VIDEO: Neath scientist's mission to inspire African youngsters with Catching the Light project
A RESEARCH assistant from Neath has returned from a trip of a lifetime to Africa to teach chemistry.
Dr Matthew Lloyd Davies, who works at Bangor University, but is originally from Cimla, led a team scientists from the UK and South Africa in running an outreach programme on the continent.
Dr Davies, a Specific Technology Transfer Fellow was project leader of the event, called Catching the Light with the Rainbow Nation.
Its aim was to increase the popularity and understanding of chemistry in Mafikeng and Durban, South Africa.
Dr Davies said: "A team of scientists from Bangor University, Swansea University and the University of KwaZulu-Natal (UKZN) ran scientific outreach workshops.
"It was an extremely ambitious project and over the course of two weeks, more than 1300 children took part in workshops centred on chemistry and light.
"On top of this the team ran public lectures, school discussion groups and had an afternoon of teaching chemistry and light to wonderful children who are helped through their education by the charity SOS Africa."
In Durban, the labs of the School of Chemistry and Physics (UKZN University) were used to host local high schools who undertook workshops on making dye-sensitised solar cells from fruit and everyday materials.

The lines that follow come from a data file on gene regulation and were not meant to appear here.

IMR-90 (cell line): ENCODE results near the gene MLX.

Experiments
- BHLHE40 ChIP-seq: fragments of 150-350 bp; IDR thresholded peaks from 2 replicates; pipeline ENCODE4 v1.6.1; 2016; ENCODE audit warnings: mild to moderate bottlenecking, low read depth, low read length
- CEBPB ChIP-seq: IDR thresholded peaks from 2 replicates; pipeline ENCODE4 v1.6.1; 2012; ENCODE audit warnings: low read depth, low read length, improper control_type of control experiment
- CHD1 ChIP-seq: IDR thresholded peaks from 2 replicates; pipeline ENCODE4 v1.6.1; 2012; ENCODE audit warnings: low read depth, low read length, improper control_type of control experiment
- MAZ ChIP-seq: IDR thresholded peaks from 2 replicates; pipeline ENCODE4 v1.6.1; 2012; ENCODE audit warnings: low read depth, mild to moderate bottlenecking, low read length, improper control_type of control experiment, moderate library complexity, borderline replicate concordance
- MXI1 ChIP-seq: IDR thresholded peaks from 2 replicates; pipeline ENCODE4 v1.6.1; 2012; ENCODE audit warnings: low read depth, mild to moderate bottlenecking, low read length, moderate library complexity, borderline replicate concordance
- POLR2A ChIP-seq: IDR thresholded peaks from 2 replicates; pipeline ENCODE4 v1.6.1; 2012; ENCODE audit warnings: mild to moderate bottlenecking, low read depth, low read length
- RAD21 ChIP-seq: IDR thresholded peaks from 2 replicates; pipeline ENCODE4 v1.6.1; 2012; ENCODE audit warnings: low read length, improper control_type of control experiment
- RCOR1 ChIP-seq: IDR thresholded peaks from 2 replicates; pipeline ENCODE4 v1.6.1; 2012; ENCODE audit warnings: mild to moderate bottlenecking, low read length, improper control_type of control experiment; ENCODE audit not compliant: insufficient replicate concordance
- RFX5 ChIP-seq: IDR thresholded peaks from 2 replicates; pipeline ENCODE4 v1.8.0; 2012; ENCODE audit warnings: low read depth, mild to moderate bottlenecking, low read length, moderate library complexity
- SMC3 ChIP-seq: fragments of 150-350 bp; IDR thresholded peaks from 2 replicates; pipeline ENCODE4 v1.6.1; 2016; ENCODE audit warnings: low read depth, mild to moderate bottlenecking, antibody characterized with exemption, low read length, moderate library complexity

The team then made the long journey through the Drakensberg Mountains to Mafikeng where they faced a hectic week with workshops for around 1,000 children across two different high schools in the area, Golfview High School and Mafikeng High School, as well as the Early Learning Centre (ELC) for children aged one to six years.
Dr Davies said: "Workshops here were organised by Henry and Jenny Matthews, who run the South Africa side of the charity SOS Africa.
"This gave the team the opportunity, on rare breaks from running workshops, to witness the excellent work being done by the charity and how it provides empowerment through education, love and a safe environment to learn for underprivileged children in Mafikeng."
The team also donated sports and schools equipment.
Dr Davies, project leader added: "It was a wonderful thing to do, all the children that attended the workshops were so attentive, enthusiastic and appreciative of what we were doing.
"The number one aim was to inspire the children to take a greater interest in science and from the feedback and I really feel we have achieved it.
"It is my hope (and that of all of the team) that some of these children will further discover the wonderful and exciting world of chemistry and science and go on to have very successful and happy lives and careers."